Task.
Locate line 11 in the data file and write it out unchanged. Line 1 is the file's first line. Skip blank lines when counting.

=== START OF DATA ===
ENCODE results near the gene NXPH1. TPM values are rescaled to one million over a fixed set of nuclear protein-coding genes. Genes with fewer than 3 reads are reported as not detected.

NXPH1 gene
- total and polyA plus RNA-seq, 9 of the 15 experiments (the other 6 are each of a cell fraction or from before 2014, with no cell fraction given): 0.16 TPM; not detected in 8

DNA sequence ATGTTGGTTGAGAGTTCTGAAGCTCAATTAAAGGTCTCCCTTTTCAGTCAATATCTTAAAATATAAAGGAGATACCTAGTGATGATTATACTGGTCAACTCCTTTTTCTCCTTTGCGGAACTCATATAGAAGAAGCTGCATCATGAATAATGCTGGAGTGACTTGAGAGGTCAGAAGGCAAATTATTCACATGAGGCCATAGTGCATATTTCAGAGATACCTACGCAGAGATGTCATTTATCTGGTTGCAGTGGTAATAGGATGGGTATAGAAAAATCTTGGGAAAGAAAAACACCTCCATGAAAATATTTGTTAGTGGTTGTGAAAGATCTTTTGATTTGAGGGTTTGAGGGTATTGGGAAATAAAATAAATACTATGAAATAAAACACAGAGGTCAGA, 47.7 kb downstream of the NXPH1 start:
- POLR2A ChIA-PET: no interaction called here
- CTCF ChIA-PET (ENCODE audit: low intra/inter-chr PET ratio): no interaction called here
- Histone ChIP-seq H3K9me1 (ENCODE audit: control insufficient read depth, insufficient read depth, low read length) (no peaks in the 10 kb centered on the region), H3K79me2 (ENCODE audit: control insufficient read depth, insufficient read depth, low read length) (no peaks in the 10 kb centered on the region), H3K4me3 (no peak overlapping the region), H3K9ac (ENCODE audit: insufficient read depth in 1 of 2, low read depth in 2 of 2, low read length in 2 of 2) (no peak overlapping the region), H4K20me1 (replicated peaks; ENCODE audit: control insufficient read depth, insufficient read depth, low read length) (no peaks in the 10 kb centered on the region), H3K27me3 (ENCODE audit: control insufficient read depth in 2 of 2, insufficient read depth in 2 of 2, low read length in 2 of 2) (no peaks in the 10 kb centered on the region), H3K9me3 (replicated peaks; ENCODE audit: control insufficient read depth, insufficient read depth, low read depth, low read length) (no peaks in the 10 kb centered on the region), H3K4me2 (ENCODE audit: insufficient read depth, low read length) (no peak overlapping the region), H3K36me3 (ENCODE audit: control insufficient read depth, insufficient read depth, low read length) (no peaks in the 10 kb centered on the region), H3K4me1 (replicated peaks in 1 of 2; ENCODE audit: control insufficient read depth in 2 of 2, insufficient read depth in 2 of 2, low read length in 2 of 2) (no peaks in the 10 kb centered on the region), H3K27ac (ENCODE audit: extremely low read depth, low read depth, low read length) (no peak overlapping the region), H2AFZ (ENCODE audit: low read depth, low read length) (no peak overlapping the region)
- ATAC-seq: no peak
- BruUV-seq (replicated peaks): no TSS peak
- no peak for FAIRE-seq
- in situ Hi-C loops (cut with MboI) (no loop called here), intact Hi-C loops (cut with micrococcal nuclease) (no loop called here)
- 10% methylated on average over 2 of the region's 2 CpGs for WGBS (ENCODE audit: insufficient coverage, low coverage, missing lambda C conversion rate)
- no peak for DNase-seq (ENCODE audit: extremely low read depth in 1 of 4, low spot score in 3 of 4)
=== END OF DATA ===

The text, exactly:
- in situ Hi-C loops (cut with MboI) (no loop called here), intact Hi-C loops (cut with micrococcal nuclease) (no loop called here)